In restorative medicine, mesenchymal stem cell exosomes are often preferred over the traditionally used embryonic stem cells because they do not carry the potential to form tumors like embryonic stem cells can.
Stem cell therapy is the process of introducing stem cells into tissue to treat a disease. They have the ability to replace dying cells and regenerate damaged tissue. These special cells seek out areas of injury, disease, and destruction. Once there, they are capable of regenerating healthy cells and accelerating the natural healing process.
There is increasing evidence of stem cell use in treating autoimmune diseases, restoring joint function, as well as an anti aging therapy.
At IFSMED our therapy uses exosomes excreted from msenchymal stem cells derived from the umbilical cord, not the actual stem cells, as research as shown greater beneficial outcomes from mesenchymal stem cell exosomes over stem cells with minimal risk.
Stem cells: Cells with the ability to divide for indefinite periods and give rise to different types of cells (bone, cartilage, muscle and fat cells, and connective tissue. ) They serve as a sort of internal repair system, dividing essentially without limit to replenish other cells.
Mesenchymal stem cells: a type of adult non-embryonic stem cell that does not carry the risk of developing tumors as the widely used embryonic stem cells and induced pluripotent stem cells do. They possess the same regenerative benefits of stem cells with reduced risk.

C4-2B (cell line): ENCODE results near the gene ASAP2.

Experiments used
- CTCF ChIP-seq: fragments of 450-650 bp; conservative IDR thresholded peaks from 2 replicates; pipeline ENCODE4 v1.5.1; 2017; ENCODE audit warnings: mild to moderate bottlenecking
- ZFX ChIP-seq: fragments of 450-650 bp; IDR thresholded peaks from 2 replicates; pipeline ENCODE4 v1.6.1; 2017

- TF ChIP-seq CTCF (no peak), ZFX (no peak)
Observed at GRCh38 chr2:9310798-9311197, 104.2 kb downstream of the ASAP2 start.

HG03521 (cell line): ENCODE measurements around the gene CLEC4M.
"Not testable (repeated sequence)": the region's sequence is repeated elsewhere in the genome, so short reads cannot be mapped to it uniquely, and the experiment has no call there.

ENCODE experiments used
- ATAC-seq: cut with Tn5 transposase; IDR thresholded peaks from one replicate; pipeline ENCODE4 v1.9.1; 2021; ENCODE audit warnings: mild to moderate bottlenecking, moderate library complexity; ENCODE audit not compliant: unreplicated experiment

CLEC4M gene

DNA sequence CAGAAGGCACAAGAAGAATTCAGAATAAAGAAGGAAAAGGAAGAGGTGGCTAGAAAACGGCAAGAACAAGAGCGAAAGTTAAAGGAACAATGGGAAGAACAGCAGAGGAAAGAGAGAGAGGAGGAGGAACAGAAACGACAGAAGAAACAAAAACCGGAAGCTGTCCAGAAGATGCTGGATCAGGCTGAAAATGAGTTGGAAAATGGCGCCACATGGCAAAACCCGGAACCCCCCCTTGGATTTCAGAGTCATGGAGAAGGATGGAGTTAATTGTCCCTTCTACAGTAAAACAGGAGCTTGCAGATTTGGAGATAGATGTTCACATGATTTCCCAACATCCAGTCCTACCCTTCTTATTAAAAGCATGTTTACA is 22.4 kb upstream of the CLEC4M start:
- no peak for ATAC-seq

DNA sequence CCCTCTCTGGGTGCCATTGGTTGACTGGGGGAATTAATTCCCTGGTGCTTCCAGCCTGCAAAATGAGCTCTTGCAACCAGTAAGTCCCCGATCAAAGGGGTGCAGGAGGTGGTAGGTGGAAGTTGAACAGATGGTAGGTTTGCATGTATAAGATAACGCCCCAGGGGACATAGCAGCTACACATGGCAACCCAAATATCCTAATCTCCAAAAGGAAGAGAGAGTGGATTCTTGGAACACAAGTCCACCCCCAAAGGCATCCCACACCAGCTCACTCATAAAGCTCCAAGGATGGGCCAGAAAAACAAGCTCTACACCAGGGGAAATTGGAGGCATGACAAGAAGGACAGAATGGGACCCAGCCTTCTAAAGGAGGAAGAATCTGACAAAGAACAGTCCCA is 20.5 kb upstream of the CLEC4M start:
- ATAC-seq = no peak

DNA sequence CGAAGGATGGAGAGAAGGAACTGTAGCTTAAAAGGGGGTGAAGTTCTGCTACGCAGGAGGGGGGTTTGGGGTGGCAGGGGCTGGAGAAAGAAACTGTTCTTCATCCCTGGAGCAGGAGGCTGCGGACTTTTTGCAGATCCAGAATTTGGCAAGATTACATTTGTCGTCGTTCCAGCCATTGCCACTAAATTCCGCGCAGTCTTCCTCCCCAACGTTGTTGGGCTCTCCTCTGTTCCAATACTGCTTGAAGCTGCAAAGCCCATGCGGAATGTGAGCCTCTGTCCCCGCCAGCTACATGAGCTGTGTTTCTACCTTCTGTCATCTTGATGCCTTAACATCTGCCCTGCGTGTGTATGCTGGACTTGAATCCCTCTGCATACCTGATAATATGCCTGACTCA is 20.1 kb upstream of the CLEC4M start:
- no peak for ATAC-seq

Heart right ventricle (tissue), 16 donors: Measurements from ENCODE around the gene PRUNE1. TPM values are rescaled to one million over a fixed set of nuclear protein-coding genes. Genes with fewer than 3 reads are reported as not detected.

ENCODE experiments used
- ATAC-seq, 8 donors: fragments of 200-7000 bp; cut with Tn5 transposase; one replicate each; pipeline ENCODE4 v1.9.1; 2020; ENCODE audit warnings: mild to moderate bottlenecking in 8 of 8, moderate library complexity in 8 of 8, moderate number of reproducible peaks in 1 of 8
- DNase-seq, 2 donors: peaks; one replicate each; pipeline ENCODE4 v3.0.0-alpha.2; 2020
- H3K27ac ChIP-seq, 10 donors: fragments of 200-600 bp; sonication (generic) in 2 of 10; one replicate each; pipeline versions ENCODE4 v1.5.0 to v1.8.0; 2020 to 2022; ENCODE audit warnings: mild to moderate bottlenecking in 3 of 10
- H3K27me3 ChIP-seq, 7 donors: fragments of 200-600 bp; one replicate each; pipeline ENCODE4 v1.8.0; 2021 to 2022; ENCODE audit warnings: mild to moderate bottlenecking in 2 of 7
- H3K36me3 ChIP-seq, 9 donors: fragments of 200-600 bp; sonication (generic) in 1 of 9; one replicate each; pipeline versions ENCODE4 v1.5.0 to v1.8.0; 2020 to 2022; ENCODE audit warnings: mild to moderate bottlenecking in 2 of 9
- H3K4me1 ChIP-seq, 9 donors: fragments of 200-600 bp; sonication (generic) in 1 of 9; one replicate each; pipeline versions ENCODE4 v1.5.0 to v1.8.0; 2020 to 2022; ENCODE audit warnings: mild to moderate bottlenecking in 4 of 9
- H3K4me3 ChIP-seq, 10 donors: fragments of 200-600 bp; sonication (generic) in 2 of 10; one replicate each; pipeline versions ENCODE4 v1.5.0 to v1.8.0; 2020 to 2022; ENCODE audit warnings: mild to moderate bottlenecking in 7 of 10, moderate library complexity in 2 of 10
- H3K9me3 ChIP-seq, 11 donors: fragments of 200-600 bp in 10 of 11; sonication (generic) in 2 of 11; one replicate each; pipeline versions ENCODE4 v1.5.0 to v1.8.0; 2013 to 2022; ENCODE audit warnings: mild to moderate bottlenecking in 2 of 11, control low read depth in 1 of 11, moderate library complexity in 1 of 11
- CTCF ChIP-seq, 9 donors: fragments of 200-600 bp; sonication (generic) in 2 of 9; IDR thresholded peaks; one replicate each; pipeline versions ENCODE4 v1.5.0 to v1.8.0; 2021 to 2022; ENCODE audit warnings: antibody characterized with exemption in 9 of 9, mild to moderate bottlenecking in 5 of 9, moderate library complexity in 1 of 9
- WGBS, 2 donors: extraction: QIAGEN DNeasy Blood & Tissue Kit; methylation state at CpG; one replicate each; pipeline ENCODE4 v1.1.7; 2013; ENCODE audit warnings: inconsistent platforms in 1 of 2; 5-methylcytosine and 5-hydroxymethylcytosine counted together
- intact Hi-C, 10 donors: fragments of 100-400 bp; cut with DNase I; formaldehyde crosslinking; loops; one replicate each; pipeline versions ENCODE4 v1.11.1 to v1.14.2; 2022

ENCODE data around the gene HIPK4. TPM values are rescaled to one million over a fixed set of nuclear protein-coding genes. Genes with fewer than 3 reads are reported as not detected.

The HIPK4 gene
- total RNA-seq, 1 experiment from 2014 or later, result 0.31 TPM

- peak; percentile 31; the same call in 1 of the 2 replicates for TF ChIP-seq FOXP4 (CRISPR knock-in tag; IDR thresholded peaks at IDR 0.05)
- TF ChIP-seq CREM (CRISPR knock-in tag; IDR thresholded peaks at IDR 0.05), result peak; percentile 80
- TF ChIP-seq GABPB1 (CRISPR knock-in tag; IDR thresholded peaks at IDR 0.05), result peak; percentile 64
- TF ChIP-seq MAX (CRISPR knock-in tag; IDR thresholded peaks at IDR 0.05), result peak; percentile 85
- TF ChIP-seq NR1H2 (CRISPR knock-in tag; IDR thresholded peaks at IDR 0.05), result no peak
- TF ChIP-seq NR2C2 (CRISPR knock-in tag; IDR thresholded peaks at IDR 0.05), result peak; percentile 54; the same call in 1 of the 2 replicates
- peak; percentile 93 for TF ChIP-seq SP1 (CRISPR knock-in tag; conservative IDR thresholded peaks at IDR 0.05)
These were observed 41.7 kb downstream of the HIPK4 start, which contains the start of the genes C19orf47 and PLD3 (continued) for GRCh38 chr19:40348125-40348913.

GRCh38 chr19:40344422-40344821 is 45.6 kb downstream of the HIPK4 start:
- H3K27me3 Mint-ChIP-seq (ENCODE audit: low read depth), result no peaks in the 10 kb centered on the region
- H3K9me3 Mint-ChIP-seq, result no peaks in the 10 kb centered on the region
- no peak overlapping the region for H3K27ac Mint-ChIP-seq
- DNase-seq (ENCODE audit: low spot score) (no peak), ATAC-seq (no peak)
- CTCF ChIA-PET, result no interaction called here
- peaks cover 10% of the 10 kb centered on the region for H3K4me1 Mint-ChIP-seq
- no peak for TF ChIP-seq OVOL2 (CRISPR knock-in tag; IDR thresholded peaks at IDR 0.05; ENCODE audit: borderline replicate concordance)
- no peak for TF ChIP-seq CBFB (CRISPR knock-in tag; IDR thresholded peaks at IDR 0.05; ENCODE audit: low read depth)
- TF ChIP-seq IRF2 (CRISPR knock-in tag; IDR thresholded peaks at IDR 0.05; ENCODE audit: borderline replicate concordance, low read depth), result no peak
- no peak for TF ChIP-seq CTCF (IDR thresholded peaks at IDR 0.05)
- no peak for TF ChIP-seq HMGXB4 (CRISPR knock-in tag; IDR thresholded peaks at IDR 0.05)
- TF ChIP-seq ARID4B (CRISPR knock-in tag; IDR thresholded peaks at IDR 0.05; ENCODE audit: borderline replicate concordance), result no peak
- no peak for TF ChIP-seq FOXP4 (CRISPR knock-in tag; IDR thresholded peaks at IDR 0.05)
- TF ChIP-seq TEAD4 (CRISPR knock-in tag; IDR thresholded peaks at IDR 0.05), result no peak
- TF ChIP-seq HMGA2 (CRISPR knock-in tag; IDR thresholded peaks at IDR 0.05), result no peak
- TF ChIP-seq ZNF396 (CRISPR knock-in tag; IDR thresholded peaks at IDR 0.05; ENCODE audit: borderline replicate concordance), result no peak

Exosomes: membrane-enclosed nanovesicles that facilitate the exchange of biological information between different cell types.
Exosomes are excreted from mesenchymal stem cells. When injected into the target area, they are taken up by the target’s cells to facilitate healing and and can normalize various pathological and inflammatory processes in chronic ailments.
Mesenchymal stem cell exosomes: exosomes secreted by mesenchymal stem cells. The therapeutic benefits of mesenchymal stem cell exosomes are similar if not even better that those of stem cells. And the potential risk associated with exosome administration is much lower than that of stem cells.
Beneficial uses of mesenchymal stem cell exosomes include but are not limited to:
- chronic inflammatory and autoimmune diseases
- chronic fatigue syndrome
- neurodegenerative diseases including Parkinson disease, multiple sclerosis, stroke, chronic demyelinating inflammatory neuropathies etc (exosomes penetrate through the blood brain barrier)
- acute and chronic tendinitis and tendinosis
- muscle fatigue and muscle weakness
- coronary artery disease and congestive heart failure
- chronic hepatitis and other liver diseases
- chronic kidney diseases
NFL star sold on the benefits of stem cell therapy.
Wide receiver for the Green Bay Packers, Jimmy Graham, sought stem cell treatment after a potential career-ending knee injury. Graham was looking at having a second knee surgery, but turned to stem cell therapy to heal his patellar tendon.
Graham specifically had an IV injection of extracellular vesicles, which are a group of exosomes and microvesicles. Within hours his knee was pain free and he resumed full workouts within days. Graham plans to continue getting treatments throughout the rest of his playing career.
In addition, stem cell-derived exosomes are frequently used as a part of anti-aging therapy.
As we age our supply of stem cells is depleted leading to age-associated frailty and diminished physical capacity.
In two human clinical trials the outcomes were very promising.
In the first trial 15 frail patients received a single MSC infusion collected from bone marrow donors aged between 20 and 45 years old. Six months later all patients demonstrated improved fitness outcomes, tumor necrosis factor levels and overall quality of life.
The second trial was a randomized, double blind study with placebo group. Again no adverse affects were reported and physical improvements were noted by the researchers as “remarkable”.